by Liz Brownlee
The roots stretch high into the sky – ten feet, maybe fifteen. Soil hangs midair, clinging to the roots. A tiny white pine sits in the depression, reaches for the warm, gaping hole in the forest canopy.
The red maple once towered ninety feet tall, spreading its arms wide into the canopy. Screech owls made their home in the tree. Woodpeckers searched for dinner. Black Rat Snakes lounged in its branches.
Its leaves were the first to turn each Fall, and their brilliant red told of cool nights to come. Its seeds – little helicopters – spun down on the Spring breeze.
Now that giant lies on the ground, another victim of Hurricane Irene’s powerful winds. This forest, at Mud Pond Conservation Area in Williston, is littered with downed trees, thrown on top of each other like so many pick-up sticks.
Downed trees could seem like a tragedy to a passerby. But the white pine seedling, small as it may be, knows a more complete story: falling trees create new life in Vermont’s mature forests.
Forests of tall, old trees are cool, dark, moist places. The leaves from full-grown trees absorb almost every bit of sunlight before it can reach the ground. Seedlings starve for warmth and light. They cannot grow, and they can wait years – even decades – for a tree to fall.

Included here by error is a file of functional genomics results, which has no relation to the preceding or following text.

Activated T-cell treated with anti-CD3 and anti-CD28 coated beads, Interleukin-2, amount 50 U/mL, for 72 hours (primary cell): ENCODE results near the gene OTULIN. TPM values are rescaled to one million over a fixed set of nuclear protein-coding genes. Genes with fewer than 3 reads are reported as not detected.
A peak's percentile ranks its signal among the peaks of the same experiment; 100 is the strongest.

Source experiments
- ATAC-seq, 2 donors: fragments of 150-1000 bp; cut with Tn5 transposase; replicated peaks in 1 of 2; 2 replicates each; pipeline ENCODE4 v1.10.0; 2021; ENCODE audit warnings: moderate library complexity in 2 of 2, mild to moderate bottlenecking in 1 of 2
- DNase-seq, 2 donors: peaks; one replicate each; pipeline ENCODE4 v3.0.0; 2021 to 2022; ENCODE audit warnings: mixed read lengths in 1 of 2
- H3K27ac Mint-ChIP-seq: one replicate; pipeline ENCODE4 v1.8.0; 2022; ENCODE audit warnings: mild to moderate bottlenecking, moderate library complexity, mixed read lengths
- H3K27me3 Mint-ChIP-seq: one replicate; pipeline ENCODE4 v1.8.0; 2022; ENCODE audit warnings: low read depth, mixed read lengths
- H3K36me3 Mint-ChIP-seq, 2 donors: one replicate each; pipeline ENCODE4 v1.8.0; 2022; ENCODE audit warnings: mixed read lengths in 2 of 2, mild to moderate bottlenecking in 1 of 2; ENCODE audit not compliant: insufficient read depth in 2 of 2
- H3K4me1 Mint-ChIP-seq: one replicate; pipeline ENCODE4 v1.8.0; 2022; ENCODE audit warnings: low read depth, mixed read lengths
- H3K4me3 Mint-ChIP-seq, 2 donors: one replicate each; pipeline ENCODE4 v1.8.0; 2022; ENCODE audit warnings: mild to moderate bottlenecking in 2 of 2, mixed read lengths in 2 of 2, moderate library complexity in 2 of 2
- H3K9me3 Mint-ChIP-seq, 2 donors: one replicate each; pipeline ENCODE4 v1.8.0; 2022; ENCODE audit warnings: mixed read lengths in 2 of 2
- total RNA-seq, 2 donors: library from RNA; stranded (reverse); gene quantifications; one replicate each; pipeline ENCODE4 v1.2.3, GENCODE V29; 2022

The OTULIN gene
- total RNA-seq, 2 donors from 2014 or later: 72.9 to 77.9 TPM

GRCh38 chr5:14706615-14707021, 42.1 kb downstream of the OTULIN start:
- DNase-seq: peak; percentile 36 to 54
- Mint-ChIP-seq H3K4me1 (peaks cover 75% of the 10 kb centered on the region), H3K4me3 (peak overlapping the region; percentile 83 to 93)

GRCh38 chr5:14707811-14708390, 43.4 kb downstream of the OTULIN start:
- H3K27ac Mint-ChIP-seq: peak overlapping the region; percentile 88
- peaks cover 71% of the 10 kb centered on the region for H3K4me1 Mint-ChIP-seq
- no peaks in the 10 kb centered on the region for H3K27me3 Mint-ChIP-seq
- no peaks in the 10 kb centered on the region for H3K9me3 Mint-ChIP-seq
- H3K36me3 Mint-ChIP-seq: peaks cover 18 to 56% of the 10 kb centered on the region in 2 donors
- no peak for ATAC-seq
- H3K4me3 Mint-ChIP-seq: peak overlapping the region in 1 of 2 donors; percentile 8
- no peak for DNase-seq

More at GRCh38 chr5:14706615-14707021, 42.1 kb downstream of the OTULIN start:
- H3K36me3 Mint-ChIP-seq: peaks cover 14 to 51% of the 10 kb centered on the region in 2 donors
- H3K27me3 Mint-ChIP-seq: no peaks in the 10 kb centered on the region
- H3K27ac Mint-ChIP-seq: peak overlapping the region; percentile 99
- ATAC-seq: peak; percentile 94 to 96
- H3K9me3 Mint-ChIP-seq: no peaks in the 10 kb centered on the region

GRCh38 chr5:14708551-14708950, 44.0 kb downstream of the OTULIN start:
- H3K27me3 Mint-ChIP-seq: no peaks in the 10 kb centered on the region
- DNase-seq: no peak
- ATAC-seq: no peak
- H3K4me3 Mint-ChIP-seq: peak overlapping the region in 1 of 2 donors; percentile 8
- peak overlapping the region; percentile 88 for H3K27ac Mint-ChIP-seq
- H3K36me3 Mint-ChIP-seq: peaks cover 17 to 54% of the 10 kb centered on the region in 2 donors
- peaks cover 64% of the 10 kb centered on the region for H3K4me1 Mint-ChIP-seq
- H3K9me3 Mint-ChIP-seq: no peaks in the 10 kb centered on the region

A storm, then, allows new life. Wind is the most common way Vermont trees come toppling to the forest floor. The downed red maple is a “wind-throw,” because it fell in a powerful storm.
The suddenly sunny forest floor is a very happening place. White pine and birch seedlings shoot up practically overnight. Deer munch on young plants. Fungi break down the tree’s trunk, and worms, beetles, and salamanders move in.
The forest could not grow anew without downed trees. Just ask the white pine seedling.
For hiking in Mud Pond, and other locations in the Town of Williston: http://town.williston.vt.us/index.asp?Type=B_BASIC&SEC=%7BE8A7EC77-4332-4BA8-BBEF-6B1AB2B4F06C%7D&DE=%7BCF447A7E-7514-4078-9910-933255CB6967%7D